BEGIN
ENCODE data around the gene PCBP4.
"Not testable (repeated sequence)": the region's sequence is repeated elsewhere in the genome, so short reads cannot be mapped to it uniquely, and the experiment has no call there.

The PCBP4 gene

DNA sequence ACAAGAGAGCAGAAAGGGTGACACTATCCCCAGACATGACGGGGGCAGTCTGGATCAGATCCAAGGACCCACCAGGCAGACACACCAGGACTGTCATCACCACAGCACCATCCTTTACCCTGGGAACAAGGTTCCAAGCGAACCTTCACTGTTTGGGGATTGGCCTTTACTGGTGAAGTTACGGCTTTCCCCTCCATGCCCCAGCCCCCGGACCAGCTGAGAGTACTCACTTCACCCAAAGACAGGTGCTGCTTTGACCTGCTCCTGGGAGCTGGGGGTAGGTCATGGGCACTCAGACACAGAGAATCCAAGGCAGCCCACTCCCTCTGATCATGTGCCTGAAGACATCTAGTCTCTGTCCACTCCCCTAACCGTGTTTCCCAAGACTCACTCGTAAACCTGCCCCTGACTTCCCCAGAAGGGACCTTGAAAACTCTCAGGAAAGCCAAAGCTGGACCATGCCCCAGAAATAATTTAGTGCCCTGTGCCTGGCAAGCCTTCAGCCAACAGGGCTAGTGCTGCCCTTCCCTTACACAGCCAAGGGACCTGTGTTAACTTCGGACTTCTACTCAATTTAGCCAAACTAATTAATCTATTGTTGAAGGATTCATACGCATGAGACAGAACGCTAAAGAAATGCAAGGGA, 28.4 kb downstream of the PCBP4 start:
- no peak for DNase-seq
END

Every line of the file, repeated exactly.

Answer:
ENCODE data around the gene PCBP4.
"Not testable (repeated sequence)": the region's sequence is repeated elsewhere in the genome, so short reads cannot be mapped to it uniquely, and the experiment has no call there.

The PCBP4 gene

DNA sequence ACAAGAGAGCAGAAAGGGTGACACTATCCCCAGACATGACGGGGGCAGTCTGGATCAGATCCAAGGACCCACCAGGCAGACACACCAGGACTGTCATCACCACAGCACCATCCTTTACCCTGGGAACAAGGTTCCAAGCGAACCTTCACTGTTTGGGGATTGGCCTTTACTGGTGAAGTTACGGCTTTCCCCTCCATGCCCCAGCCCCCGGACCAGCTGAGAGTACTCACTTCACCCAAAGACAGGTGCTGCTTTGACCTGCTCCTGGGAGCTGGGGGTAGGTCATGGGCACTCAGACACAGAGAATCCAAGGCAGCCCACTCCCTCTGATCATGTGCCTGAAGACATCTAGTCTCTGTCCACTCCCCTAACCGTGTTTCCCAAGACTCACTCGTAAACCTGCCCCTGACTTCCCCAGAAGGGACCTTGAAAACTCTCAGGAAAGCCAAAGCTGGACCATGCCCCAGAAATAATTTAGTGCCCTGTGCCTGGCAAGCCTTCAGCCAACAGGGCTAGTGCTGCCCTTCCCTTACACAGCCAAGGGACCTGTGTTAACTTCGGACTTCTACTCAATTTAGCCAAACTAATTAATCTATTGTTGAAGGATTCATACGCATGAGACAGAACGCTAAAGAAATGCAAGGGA, 28.4 kb downstream of the PCBP4 start:
- no peak for DNase-seq